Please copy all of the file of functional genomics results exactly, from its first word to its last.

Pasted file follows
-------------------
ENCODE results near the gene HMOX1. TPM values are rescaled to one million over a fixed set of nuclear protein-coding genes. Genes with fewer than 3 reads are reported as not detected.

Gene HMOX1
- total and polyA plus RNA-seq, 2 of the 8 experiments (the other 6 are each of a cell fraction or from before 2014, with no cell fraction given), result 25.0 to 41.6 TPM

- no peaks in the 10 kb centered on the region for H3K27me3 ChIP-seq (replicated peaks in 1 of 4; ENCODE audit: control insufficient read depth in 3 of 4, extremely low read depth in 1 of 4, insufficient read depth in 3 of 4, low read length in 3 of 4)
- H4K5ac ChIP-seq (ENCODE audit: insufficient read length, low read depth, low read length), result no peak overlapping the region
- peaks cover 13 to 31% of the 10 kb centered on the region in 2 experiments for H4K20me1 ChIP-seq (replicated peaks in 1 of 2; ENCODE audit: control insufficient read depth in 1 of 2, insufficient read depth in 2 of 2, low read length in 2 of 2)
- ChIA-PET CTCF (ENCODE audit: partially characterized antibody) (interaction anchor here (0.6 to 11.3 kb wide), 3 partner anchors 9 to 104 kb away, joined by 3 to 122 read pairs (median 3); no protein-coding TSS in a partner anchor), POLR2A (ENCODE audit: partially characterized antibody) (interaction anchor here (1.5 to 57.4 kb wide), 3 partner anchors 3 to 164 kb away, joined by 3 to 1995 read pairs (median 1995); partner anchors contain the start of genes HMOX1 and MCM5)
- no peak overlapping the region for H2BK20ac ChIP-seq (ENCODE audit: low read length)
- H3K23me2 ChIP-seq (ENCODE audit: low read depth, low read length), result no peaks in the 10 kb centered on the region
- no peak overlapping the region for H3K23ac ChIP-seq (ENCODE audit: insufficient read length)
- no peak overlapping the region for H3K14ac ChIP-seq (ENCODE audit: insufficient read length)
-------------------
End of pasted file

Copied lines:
ENCODE results near the gene HMOX1. TPM values are rescaled to one million over a fixed set of nuclear protein-coding genes. Genes with fewer than 3 reads are reported as not detected.

Gene HMOX1
- total and polyA plus RNA-seq, 2 of the 8 experiments (the other 6 are each of a cell fraction or from before 2014, with no cell fraction given), result 25.0 to 41.6 TPM

- no peaks in the 10 kb centered on the region for H3K27me3 ChIP-seq (replicated peaks in 1 of 4; ENCODE audit: control insufficient read depth in 3 of 4, extremely low read depth in 1 of 4, insufficient read depth in 3 of 4, low read length in 3 of 4)
- H4K5ac ChIP-seq (ENCODE audit: insufficient read length, low read depth, low read length), result no peak overlapping the region
- peaks cover 13 to 31% of the 10 kb centered on the region in 2 experiments for H4K20me1 ChIP-seq (replicated peaks in 1 of 2; ENCODE audit: control insufficient read depth in 1 of 2, insufficient read depth in 2 of 2, low read length in 2 of 2)
- ChIA-PET CTCF (ENCODE audit: partially characterized antibody) (interaction anchor here (0.6 to 11.3 kb wide), 3 partner anchors 9 to 104 kb away, joined by 3 to 122 read pairs (median 3); no protein-coding TSS in a partner anchor), POLR2A (ENCODE audit: partially characterized antibody) (interaction anchor here (1.5 to 57.4 kb wide), 3 partner anchors 3 to 164 kb away, joined by 3 to 1995 read pairs (median 1995); partner anchors contain the start of genes HMOX1 and MCM5)
- no peak overlapping the region for H2BK20ac ChIP-seq (ENCODE audit: low read length)
- H3K23me2 ChIP-seq (ENCODE audit: low read depth, low read length), result no peaks in the 10 kb centered on the region
- no peak overlapping the region for H3K23ac ChIP-seq (ENCODE audit: insufficient read length)
- no peak overlapping the region for H3K14ac ChIP-seq (ENCODE audit: insufficient read length)